With jet black culms and feathery green leaves, this is perhaps our most sought after bamboo. Under ideal conditions Black Bamboo will grow to 35 feet in height with culms over 2 inches in diameter, but 25 feet is its average height in most climates. There has been at least one instance where Black Bamboo has been measured at over 45 feet, but this appears to be very rare. In most residential gardens here in Portland, Oregon, we usually find Black Bamboo to reach a plateau of about 25 to 30 feet in height.
New culms emerge green every spring and gradually turn black in one to three years. There is always a contrast of light and dark culms balanced by slender, dark green leaves. This bamboo is initially slow to spread, although when mature, it can be quite vigorous. If planted in poor soil it tends to grow in a tight cluster, producing mostly thin, weepy culms. P. nigra should be given a generous layer of rich topsoil, composed of compost or aged manure and mulch, and space to grow unimpeded. It makes an outstanding specimen, if well cared for, and it can be the focal point of any garden. It can also be shaped to form a dense hedge for privacy.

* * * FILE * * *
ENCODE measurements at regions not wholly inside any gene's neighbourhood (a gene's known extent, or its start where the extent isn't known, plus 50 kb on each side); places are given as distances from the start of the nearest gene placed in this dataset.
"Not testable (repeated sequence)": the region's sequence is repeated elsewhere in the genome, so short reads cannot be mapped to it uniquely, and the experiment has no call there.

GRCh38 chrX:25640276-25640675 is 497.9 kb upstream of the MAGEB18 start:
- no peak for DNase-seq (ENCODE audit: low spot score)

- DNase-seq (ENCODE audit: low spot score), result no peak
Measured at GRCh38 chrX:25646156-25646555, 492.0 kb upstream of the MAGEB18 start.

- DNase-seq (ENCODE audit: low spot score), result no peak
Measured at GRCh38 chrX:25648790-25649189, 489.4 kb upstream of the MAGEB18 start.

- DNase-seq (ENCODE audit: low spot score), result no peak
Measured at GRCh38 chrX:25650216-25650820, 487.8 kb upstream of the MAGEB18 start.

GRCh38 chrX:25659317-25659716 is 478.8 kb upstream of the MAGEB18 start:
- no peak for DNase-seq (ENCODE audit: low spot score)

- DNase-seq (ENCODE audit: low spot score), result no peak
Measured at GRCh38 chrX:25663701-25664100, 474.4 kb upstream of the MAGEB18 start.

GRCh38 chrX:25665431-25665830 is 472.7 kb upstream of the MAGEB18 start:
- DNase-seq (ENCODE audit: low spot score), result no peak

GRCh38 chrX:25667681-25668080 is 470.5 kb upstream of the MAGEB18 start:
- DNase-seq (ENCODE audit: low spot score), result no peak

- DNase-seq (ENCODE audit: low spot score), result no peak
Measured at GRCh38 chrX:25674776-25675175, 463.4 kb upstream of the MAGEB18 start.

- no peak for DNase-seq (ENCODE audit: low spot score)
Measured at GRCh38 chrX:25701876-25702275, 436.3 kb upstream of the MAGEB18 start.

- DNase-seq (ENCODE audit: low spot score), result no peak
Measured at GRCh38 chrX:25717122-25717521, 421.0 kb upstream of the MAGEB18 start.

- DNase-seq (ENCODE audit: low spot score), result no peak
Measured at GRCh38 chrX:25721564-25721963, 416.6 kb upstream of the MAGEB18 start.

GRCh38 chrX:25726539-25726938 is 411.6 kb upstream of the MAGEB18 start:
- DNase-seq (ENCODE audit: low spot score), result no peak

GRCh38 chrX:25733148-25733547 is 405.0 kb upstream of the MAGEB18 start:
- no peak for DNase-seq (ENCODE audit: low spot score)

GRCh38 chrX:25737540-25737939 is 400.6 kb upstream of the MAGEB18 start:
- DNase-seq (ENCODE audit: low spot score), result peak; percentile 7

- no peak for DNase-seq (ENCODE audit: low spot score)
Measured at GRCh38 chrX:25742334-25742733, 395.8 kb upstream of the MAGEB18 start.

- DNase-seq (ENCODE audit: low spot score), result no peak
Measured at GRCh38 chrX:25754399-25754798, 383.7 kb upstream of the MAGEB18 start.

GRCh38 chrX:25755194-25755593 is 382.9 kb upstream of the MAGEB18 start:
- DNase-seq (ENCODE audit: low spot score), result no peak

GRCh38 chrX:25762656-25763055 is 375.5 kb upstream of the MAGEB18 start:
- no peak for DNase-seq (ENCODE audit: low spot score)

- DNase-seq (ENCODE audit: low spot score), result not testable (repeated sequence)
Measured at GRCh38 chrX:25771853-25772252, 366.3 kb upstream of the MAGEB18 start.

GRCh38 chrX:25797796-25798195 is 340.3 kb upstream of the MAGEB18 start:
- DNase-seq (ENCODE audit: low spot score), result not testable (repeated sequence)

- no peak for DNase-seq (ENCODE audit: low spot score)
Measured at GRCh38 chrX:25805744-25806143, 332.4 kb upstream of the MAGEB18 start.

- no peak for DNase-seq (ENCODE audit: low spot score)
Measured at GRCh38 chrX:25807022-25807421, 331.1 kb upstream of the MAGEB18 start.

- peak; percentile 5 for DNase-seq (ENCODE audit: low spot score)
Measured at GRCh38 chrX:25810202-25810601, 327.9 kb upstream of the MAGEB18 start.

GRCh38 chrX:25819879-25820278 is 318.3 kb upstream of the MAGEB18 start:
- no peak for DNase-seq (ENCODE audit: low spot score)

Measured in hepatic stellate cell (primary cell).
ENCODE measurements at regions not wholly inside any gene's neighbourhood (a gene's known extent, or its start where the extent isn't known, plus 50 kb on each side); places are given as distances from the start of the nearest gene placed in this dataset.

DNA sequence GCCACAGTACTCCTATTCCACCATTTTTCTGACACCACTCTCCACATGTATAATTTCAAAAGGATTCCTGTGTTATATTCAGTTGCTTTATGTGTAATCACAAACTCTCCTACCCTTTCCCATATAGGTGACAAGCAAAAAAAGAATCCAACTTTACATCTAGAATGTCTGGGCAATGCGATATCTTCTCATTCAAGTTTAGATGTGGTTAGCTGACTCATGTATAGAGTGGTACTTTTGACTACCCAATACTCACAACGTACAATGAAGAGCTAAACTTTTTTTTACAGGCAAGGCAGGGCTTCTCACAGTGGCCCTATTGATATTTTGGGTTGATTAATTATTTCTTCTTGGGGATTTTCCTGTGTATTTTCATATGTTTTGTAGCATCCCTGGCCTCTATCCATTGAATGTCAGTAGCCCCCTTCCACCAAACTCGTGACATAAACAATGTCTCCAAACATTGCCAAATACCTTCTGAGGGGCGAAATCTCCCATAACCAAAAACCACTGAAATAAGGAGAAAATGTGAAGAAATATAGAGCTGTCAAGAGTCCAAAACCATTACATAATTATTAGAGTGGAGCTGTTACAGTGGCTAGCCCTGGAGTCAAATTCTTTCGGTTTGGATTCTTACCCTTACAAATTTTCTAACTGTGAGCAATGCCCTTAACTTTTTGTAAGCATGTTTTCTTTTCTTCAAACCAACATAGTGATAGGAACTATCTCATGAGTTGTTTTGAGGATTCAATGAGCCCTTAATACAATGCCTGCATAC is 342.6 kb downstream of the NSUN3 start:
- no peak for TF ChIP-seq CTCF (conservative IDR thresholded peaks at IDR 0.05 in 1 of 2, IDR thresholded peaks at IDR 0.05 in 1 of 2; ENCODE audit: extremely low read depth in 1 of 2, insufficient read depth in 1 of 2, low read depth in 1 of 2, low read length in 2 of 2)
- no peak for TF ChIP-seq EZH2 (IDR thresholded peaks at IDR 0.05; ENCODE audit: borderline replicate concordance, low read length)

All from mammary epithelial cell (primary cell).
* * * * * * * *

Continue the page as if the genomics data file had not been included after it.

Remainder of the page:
Black Bamboo and P. nigra 'Bory' are among the most prized bamboos for decorative wood working. Both will retain their dark or mottled colors when dried.